Last night in the Old First Presbyterian Church the Resonance Jazz Ensemble, led by Stephen McQuarry, returned to the Old First Concerts (O1C) series. This was my third encounter with the group, although I think it was their fourth O1C performance. The group might be called a “little big band,” since it is on the same scale at the Fil Lorenz Little Big Band that played at Union Square Live a little over a week ago. However, neither the instrumentation nor the book follow the usual big band traditions, which is what makes Resonance such an absorbing listening experience.
The biggest departures from tradition can be found on the front line. About the only “standard” player is saxophonist Georgianna Krieger, who played soprano, tenor, and baritone over the course of the evening. She was joined by flutist Laura Austin Wiley, who also took one vocal number. The most noticeable difference, however, was that the rest of the front line consisted of a string trio, Michèle Walther on violin, Charith Premawardhana on viola, and Nancy Bien on cello. The rhythm section was more traditional with Ted Burik on bass, Greg German on drums, and McQuarry leading from the piano.
Equally impressive was how many members of the group contributed to either composition or arrangement. Indeed, McQuarry was the only arranger, presenting Chick Corea’s “Spain” and what the program listed as “Jupiter” by Gustav Holst. (For those who like to pick nits, the arrangement was actually of the British patriotic hymn “I Vow to Thee, My Country,” which Holst set to a poem by Cecil Spring Rice. The music was such a favorite that he worked it into the middle section of the “Jupiter” movement from his suite The Planets.) McQuarry also concluded the program with his own “Journey of Each Other.” The program also included one piece by Wiley (“Waiting for Rain,” the opening selection), two by Krieger (“Jingletown” and “Last Honeybee”), two by Bien (“Banana Bread” and “Smoke and Mirrors”), and two by Walther (“Five Seasons” and “Anoushka’s Story,” along with the encore selection, “Valentine’s Waltz”).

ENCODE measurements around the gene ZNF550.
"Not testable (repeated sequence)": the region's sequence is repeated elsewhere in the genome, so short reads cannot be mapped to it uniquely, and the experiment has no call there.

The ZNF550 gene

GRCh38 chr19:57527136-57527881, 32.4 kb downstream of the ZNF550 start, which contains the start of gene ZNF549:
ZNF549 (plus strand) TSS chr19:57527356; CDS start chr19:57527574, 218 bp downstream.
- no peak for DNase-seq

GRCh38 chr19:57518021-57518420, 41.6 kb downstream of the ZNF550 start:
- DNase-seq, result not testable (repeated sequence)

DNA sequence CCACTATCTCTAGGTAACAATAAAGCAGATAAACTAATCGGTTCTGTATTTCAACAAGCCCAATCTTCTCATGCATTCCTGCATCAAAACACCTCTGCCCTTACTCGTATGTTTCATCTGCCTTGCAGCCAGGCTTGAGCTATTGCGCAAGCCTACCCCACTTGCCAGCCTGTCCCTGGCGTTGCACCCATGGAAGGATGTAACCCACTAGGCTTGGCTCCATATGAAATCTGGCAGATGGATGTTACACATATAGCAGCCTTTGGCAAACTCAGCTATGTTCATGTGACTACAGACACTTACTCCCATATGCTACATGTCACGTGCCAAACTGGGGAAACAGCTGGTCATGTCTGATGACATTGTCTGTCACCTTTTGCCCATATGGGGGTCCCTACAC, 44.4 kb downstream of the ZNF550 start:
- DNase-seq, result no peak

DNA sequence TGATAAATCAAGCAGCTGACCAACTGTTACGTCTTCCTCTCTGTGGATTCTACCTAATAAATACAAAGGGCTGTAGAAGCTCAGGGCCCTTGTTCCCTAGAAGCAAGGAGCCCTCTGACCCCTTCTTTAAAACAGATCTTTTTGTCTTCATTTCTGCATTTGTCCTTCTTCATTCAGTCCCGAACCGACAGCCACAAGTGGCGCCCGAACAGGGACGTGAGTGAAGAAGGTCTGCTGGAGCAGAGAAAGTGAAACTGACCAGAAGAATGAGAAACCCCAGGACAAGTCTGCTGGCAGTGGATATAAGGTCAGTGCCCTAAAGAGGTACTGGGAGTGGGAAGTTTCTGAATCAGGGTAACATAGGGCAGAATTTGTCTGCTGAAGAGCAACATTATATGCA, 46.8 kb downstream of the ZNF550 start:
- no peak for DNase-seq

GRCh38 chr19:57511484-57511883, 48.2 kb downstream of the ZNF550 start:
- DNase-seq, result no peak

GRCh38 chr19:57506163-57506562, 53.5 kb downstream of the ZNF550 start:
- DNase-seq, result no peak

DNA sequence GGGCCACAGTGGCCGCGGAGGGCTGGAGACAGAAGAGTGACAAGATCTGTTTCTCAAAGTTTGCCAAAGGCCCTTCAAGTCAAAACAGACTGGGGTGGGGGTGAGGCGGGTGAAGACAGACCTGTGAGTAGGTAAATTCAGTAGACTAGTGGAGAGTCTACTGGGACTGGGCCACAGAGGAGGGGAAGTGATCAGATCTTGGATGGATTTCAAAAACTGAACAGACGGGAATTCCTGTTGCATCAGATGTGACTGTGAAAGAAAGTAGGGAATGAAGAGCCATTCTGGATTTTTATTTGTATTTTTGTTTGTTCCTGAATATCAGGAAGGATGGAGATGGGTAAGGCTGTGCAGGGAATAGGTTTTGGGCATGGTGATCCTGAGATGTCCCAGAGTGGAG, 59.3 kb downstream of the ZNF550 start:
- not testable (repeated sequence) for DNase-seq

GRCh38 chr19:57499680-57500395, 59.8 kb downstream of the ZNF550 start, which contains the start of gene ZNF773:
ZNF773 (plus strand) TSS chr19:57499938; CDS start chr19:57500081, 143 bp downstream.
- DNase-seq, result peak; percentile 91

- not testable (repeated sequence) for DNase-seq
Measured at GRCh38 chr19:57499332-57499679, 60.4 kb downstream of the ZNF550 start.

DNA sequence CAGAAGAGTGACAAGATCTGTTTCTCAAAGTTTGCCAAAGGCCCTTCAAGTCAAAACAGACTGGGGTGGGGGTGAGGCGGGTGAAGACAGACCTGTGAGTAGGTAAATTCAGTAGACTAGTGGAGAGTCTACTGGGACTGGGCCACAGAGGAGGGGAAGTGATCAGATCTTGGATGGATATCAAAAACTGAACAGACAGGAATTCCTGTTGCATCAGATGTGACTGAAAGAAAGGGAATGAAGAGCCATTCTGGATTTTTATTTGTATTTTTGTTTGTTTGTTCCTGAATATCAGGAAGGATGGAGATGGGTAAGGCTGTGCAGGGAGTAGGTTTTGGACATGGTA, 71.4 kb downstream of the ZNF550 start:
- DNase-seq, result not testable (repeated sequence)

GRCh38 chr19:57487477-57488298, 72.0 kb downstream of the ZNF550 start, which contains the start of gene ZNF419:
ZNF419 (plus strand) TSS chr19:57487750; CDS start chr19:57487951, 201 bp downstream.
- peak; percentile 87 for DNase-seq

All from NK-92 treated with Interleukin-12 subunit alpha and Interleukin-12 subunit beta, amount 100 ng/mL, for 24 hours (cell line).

Taken as a whole, the evening was a delightful journey through a wide variety of both composition styles and approaches to performance. Most surprising was that Bien’s performance as a cellist contrasted sharply with her preference for down-and-dirty blues as a composer. (“Banana Bread” was the selection in which Wiley shifted from flute to voice; and her approach to blues was a real hoot.) However, the full scope of the program made it clear that this was a repertoire that was as much chamber music as jazz by other means as it was jazz as chamber music by other means. This puts McQuarry in the same league as Satoko Fuji, who similarly seems more inclined to synthesize traditional categories, rather than pull them apart.